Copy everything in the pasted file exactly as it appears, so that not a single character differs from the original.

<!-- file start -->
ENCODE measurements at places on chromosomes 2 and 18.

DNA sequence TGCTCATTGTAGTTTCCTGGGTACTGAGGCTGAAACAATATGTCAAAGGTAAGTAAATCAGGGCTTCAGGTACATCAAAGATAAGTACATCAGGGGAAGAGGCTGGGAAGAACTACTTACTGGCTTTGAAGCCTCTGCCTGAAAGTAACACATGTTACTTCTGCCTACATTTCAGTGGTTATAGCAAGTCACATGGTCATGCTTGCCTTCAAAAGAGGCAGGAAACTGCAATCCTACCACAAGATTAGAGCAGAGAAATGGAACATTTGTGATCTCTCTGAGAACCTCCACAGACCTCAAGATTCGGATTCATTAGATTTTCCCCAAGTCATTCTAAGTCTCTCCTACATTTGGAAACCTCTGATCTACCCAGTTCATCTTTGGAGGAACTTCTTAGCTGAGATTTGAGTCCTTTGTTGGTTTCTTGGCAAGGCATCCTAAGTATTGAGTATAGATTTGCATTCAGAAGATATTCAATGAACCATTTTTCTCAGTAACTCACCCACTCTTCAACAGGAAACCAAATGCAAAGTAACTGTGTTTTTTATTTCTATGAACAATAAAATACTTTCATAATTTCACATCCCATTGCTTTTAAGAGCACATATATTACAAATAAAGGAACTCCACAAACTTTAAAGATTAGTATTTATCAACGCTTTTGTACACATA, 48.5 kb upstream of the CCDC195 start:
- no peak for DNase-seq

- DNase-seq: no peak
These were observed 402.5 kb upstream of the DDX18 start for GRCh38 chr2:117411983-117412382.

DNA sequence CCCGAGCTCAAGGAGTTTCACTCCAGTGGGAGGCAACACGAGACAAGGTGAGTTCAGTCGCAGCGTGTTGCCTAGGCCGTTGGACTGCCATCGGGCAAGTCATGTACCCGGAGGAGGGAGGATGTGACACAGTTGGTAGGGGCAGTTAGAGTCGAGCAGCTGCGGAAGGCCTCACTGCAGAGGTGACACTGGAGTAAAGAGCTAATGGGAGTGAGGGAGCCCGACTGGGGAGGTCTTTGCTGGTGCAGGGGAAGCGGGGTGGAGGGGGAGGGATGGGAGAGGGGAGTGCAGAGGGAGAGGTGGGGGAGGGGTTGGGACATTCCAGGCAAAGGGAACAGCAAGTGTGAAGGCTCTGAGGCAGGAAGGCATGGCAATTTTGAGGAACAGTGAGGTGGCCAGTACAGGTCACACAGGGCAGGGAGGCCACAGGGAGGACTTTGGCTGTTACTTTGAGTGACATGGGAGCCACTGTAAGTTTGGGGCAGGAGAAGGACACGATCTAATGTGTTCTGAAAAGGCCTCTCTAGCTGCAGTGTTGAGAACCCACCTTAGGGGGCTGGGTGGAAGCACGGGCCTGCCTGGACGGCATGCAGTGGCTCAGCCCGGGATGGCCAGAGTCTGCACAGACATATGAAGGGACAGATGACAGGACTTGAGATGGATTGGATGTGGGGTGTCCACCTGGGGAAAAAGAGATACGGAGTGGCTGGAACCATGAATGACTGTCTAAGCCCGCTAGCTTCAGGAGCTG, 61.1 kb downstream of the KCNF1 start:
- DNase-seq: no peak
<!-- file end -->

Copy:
ENCODE measurements at places on chromosomes 2 and 18.

DNA sequence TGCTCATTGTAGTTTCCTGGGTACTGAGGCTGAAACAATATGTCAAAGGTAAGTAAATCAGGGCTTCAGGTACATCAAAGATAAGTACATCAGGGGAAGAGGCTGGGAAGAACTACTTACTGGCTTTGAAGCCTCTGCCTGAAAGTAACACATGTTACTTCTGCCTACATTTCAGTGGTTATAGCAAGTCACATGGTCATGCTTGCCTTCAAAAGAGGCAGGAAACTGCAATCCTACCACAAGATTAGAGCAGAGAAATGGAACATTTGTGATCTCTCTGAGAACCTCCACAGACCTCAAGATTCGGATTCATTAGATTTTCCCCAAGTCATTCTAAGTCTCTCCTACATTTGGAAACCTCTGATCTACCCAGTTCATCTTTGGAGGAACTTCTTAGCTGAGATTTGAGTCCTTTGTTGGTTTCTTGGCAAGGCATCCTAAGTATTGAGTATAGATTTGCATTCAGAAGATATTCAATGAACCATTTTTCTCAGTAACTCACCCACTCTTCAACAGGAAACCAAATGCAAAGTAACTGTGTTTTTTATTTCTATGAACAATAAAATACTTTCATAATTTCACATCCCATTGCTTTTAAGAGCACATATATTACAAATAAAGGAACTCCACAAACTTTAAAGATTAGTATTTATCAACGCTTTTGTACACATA, 48.5 kb upstream of the CCDC195 start:
- no peak for DNase-seq

- DNase-seq: no peak
These were observed 402.5 kb upstream of the DDX18 start for GRCh38 chr2:117411983-117412382.

DNA sequence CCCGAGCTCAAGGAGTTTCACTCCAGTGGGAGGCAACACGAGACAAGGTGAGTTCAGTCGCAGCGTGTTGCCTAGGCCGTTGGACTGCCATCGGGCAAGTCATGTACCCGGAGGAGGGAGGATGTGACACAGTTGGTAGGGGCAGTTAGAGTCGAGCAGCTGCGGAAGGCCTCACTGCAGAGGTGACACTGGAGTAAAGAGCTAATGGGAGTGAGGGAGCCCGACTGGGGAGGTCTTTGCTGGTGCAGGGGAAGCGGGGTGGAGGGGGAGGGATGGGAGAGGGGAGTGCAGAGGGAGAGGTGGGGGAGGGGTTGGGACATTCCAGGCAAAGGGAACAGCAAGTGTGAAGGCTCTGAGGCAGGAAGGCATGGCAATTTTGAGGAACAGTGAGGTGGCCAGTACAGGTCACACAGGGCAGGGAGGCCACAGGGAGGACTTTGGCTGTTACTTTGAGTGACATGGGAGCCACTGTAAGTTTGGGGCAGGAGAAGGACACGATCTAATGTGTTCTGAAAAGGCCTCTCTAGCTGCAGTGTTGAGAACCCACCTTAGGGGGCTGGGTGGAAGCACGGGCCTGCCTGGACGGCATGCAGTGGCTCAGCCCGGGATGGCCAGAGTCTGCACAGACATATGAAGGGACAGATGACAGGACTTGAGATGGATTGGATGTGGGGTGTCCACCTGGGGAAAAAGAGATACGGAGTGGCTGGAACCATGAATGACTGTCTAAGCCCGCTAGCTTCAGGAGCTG, 61.1 kb downstream of the KCNF1 start:
- DNase-seq: no peak